cotton. The acre in corn gave
: j'.i ,V. • , .)•' if .7 • .
an average profit of $58.86, the
acre in cotton a profit of $38.51,
and the acre in oats followed
with peas for hay gate an aver
age profit of $62.54. Now, boys,
which lithek wdre in the best
shape for erdhs this year? Row
wbuld you like to try yodr hand
in this oat growing contest? Stay
in the corn club but also see what
you cam do .with oats and peas.
Join the othdr bi#s in thte linb of
work by sowing your acre at
onice. Mhany premiums will bb
given next year to thfe boys-who
do best. You can wfo ond if •you
try real hard.
Prepare your land well and al
low it to settle before planting
as oats will requite a firm seed
bed. Unless your land is already
very fertile, it will pay to apply
some manure or commercial fer
tilizers before sowing and in the
spring make an application of 75
or 100 pounds of some good top
dressing. Sow the variety that
does best in your community, and
get home-grown seed if possible.
The Appier, Culberson, Bancroft,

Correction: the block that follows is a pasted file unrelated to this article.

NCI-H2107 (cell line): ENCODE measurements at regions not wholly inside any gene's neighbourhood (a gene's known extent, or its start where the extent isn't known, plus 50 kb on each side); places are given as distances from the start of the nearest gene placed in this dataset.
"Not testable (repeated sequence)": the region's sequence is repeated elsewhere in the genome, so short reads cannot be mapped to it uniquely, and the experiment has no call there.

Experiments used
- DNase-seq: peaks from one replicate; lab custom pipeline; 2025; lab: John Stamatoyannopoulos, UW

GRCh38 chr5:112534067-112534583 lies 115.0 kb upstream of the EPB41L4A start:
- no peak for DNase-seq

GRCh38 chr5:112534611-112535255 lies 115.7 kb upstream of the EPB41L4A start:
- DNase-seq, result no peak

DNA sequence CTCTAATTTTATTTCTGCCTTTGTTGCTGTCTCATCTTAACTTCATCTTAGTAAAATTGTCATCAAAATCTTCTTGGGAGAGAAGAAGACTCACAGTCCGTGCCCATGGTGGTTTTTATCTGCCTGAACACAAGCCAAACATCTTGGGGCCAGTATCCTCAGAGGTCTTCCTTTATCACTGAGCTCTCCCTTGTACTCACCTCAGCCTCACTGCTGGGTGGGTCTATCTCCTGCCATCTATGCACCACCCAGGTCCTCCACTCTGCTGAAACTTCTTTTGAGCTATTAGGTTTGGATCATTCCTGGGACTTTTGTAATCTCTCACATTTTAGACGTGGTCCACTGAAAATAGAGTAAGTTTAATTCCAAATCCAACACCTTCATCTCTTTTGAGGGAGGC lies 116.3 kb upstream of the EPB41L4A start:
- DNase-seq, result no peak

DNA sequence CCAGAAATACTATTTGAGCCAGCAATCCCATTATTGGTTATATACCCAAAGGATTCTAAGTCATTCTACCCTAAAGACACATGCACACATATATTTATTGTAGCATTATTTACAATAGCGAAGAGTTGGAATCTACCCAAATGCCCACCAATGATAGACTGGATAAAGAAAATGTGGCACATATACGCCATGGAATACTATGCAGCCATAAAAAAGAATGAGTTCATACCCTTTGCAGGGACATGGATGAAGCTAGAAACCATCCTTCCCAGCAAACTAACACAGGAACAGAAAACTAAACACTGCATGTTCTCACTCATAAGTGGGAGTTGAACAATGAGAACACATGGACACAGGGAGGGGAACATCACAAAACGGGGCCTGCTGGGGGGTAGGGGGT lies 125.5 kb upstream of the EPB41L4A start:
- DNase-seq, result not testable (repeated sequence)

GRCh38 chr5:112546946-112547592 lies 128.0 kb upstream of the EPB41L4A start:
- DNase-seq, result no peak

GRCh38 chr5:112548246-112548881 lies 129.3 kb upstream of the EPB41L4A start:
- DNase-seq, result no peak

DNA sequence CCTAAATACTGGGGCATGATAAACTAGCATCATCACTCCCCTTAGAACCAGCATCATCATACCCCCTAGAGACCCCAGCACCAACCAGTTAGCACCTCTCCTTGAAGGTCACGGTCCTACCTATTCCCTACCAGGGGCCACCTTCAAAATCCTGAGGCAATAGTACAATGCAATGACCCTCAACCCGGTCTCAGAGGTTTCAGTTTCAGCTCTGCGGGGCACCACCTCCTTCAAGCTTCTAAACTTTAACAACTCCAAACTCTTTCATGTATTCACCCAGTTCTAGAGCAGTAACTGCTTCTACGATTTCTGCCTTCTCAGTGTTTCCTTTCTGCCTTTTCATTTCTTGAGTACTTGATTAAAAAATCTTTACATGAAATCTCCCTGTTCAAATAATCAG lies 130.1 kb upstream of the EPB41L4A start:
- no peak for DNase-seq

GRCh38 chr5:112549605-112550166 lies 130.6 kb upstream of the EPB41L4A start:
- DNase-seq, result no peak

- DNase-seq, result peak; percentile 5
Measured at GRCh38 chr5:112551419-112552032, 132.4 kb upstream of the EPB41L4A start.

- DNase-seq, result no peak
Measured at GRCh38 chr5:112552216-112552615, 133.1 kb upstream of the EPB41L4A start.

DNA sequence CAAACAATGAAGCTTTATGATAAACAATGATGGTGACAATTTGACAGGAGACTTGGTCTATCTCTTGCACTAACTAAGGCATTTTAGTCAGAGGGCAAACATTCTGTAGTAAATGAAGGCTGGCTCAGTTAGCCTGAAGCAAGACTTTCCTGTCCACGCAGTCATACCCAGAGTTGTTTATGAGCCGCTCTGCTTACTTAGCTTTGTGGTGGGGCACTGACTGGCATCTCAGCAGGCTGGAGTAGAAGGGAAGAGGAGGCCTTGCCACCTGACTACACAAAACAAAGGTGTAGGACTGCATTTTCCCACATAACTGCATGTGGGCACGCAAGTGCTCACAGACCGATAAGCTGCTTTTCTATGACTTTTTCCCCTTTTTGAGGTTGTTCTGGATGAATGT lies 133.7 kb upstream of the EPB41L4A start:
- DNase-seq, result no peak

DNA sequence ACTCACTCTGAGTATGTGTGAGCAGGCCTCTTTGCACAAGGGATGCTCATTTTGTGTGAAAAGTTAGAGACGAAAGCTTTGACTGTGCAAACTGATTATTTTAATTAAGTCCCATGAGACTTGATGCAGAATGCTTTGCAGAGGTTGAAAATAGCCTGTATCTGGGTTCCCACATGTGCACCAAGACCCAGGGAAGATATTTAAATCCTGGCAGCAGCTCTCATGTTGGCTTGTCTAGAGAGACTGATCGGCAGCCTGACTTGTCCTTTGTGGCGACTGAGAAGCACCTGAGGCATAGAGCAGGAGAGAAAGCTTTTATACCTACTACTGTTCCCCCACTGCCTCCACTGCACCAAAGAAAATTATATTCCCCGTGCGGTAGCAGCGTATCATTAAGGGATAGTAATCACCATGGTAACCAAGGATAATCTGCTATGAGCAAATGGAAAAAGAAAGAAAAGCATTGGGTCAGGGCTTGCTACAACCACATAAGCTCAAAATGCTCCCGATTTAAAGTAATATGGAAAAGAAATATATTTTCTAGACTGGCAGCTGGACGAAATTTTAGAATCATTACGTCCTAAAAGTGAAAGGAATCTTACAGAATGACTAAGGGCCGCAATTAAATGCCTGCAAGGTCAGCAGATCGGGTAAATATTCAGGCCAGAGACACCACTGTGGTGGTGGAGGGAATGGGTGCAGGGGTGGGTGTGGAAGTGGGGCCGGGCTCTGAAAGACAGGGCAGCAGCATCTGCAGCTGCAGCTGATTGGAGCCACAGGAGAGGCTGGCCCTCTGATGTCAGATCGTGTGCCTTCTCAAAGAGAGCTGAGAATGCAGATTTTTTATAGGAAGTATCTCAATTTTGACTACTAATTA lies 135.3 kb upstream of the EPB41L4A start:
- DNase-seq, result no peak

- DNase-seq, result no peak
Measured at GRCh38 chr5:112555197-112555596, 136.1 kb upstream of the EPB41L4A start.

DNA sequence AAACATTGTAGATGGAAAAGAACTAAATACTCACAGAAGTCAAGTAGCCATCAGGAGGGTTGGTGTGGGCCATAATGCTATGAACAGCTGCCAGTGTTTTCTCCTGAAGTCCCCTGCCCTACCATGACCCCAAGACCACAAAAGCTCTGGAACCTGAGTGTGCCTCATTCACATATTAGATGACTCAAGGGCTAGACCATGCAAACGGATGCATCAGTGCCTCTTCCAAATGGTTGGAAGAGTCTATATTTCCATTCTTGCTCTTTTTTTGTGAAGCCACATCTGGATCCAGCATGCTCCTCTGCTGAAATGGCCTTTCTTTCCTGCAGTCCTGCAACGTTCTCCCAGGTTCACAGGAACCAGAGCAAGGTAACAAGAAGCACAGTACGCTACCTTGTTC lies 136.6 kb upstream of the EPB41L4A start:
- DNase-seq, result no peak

Fuighuin and Hastings Hundred
Bushel Oats all do well in this
state. Rust and smut are two
pests that damage a lot of grain
in Georgia. Therefore insure
yourself against these pests by
growing a rust-proof variety af
ter you have treated the seed
with formalin to prevent smut.
Formalin may be had at most
drug stores. Directions for using:
to one pound of full strength
formalin, add 40 gallons of water.
Place the grain on a clean floor,
and with a sprinkler apply one
gallon of the formalin solution to
each bushel of grain. Turn oats
with a shovel until all are ti o
oughiy wet. Coyer with canvas
or something similar for two
hours. Then spread out and dry.
For one acre you will not need to
buy more than one or two ounces.
Boys, here’s to you on Oat
The Atlanta Corn Show
Thursday, November 18th, is
Club Day at the Corn Show in
Atlanta. Make arrangements to
attend this show if possible, as
you will be well repaid for your
time. This show will be the best
ever. Frse entertainment will
be given all the boys who attend. |
Yours very truly,
Afest. State Agent in Bovs Corn
FARMERS' UNION TO MEET
IN ANNUAL SESSION NOV. 10
After the most successful year
as to membership and interest in
the organization the Farmers’